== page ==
First Aid Kit has put a bandage on a slowly dying genre of music – folk-rock.
The Swedish duo, composed of sisters Klara and Johanna Söderberg, released “Ruins,” its fourth studio album, Friday. Though not a major stylistic departure, First Aid Kit still gives a strong performance, showcasing the Americana twang that brought the duo to popularity back in 2012.
Although the album’s first song, “Rebel Heart,” differs from First Aid Kit’s past sound, the rest of the album is very much interchangeable with the group’s past music. “Rebel Heart” and its haunting electric guitar notes are a fresh take on the group’s twangy folk sound, while the following track, “It’s A Shame,” pairs the Söderberg sisters’ howling harmonies with bright acoustic guitar chords.
Although most of the songs on “Ruins” sound like they could come from any of the group’s prior albums, the album’s innovative lyrics and nostalgic vocals lend the tracks an endearing feel that makes up for the lack of major evolution. Listening to “Ruins” feels like uncovering a dusty, decades-old folk record in a music collection and plopping it onto a turntable for the first time in ages.
The third track on the album, “Fireworks,” is a powerful ballad that sounds straight from a Patsy Cline record. The sisters’ fascinating harmonies create a distant howling effect – almost as if they’re singing around a bonfire with a group of friends.
The album’s highlight, “To Live A Life,” tells the story of two lonely and unsatisfied lovers finally coming to terms with growing apart and leaving each other. Klara Söderberg’s airy voice and overemphasized “r” inflections play over a light guitar tune, lending the song a whimsical fairy-tale aura despite its difficult and somewhat melancholy subject matter.
One of the album’s biggest flaws, however, is the slight tension between the emotions in the lyrics and the musical arrangements. Many songs on the album have a touch of ironic dissonance as a result of the sisters singing sorrowful, almost dejected lyrics over bright guitar and piano chords in a major key.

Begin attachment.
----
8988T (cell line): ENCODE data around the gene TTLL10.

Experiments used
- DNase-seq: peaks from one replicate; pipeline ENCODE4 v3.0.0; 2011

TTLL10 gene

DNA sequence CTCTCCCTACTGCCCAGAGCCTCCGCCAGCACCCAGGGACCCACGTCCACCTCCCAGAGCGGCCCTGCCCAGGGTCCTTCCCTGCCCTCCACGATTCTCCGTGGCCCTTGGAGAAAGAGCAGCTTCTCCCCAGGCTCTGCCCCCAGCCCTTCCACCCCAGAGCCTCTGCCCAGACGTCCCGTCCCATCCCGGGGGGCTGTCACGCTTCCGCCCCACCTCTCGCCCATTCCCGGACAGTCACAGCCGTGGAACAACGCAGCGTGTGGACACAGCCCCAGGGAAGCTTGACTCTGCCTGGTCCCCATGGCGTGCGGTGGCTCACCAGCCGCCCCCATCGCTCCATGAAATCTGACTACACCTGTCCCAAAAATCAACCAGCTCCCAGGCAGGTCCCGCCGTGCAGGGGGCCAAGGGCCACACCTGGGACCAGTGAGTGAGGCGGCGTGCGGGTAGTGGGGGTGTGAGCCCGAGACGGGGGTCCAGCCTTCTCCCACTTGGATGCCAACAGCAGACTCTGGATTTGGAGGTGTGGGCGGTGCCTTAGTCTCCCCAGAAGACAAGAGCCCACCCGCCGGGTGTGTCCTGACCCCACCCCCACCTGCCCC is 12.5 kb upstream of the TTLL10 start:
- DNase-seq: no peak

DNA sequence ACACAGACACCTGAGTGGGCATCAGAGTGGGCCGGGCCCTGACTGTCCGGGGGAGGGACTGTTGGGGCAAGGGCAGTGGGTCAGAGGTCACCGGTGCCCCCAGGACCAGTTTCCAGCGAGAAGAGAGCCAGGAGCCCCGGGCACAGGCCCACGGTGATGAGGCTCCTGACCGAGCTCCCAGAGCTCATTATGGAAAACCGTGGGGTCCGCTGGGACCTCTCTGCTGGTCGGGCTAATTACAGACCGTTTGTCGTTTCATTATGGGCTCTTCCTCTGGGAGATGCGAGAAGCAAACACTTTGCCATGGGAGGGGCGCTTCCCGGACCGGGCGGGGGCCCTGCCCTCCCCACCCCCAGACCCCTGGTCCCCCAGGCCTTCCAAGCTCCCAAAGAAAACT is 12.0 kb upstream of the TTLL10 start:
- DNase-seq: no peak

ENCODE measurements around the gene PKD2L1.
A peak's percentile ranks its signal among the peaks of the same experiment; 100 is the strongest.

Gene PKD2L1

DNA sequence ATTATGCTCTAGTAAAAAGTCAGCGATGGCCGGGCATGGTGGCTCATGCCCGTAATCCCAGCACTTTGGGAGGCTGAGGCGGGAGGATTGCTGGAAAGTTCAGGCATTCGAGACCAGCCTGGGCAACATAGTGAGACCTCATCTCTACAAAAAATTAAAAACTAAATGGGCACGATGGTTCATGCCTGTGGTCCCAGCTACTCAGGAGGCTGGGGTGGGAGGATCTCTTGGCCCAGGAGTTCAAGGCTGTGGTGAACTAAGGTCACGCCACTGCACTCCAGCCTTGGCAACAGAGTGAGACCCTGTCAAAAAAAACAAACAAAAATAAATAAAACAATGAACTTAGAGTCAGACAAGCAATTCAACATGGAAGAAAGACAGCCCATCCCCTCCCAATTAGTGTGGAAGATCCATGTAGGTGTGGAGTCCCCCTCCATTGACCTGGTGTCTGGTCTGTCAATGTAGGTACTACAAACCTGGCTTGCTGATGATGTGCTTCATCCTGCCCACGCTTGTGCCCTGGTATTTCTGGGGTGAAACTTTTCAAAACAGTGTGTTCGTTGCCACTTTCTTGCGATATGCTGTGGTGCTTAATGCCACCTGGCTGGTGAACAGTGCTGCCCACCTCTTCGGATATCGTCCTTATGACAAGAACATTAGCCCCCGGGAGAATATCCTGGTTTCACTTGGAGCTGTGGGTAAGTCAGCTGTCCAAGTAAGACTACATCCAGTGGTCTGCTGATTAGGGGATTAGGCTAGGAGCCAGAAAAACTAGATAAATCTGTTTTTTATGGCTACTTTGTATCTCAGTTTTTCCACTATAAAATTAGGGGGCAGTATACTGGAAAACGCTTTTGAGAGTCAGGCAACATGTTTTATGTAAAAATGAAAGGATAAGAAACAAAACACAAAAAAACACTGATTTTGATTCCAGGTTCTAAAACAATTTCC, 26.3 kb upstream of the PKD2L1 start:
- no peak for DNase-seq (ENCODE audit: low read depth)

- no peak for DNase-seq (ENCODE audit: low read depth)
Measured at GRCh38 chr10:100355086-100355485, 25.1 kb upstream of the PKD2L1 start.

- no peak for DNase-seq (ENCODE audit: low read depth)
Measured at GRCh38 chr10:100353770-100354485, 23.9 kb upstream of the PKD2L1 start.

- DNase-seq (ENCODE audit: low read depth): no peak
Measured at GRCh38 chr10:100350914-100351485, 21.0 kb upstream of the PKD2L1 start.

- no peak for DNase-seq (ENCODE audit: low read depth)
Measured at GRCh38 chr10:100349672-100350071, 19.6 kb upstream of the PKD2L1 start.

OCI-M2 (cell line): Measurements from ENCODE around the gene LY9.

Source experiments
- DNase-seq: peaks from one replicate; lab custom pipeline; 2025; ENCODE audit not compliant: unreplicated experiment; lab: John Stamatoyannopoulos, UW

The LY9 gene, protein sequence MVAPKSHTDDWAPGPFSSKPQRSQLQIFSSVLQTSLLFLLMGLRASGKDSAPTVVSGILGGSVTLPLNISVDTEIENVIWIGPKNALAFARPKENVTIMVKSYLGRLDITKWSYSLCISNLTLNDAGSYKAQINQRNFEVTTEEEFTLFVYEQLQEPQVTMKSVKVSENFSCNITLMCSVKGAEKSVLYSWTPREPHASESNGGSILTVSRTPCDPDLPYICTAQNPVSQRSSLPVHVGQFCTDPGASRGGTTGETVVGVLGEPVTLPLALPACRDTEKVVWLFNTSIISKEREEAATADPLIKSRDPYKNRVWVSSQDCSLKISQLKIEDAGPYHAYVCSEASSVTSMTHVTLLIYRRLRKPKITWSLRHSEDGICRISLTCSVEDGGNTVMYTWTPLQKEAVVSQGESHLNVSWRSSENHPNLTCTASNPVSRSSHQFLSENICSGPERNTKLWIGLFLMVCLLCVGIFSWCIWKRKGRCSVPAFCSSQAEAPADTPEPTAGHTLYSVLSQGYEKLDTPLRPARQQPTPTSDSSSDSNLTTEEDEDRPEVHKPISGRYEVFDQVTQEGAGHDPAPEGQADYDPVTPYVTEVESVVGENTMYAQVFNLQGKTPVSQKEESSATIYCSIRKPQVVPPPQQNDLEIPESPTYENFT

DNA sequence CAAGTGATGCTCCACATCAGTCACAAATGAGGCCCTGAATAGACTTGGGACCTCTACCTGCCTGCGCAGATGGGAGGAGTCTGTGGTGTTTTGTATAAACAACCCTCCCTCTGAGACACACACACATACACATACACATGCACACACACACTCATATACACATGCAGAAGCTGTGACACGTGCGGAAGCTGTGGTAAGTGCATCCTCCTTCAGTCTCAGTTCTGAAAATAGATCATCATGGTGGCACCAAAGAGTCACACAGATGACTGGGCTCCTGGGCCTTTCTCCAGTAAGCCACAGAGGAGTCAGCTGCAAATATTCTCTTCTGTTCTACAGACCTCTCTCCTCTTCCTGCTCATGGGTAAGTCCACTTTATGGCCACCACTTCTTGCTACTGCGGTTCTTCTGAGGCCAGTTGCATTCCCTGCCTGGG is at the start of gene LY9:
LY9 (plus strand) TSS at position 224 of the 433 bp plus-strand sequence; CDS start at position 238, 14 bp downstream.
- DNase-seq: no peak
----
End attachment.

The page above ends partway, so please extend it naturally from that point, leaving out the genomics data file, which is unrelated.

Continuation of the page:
Although the lyrics are often dark, such as “I lost you, didn’t I?/ First I think I lost myself” on the album’s title track, the duo sings them to cheery instrumentals. The disconnect between the lyrics and the sound of the album can create a somewhat jarring effect – after all, song titles like “It’s a Shame,” and “Ruins” don’t necessarily connote the light and optimistic musical feel of the songs.
Despite the emotional discord, “Ruins” is overall a strong addition to First Aid Kit’s discography. It’s hard to resist singing along to the booming and upbeat outro on “Hems of Her Dress,” that features a loud and casual-sounding group of singers.
The album ends on a strong note with “Nothing Has to Be True,” another powerful ballad, and one of the album’s few tracks that doesn’t have the aforementioned disparity between the music and the lyrics. The booming piano notes add a power and force to sorrowful lyrics like “You get lost countin’ the years/ Since you last felt like you were home.”
All in all, “Ruins” makes for an enjoyable listening experience – the imagery in the lyrics is top-notch, lending the album a pleasant sensory effect that is unparalleled in a lot of other folk or country music. The musical arrangements are pleasant and sweet, with a touch of refreshing nostalgia that makes the album a surefire treat for any folk music enthusiast.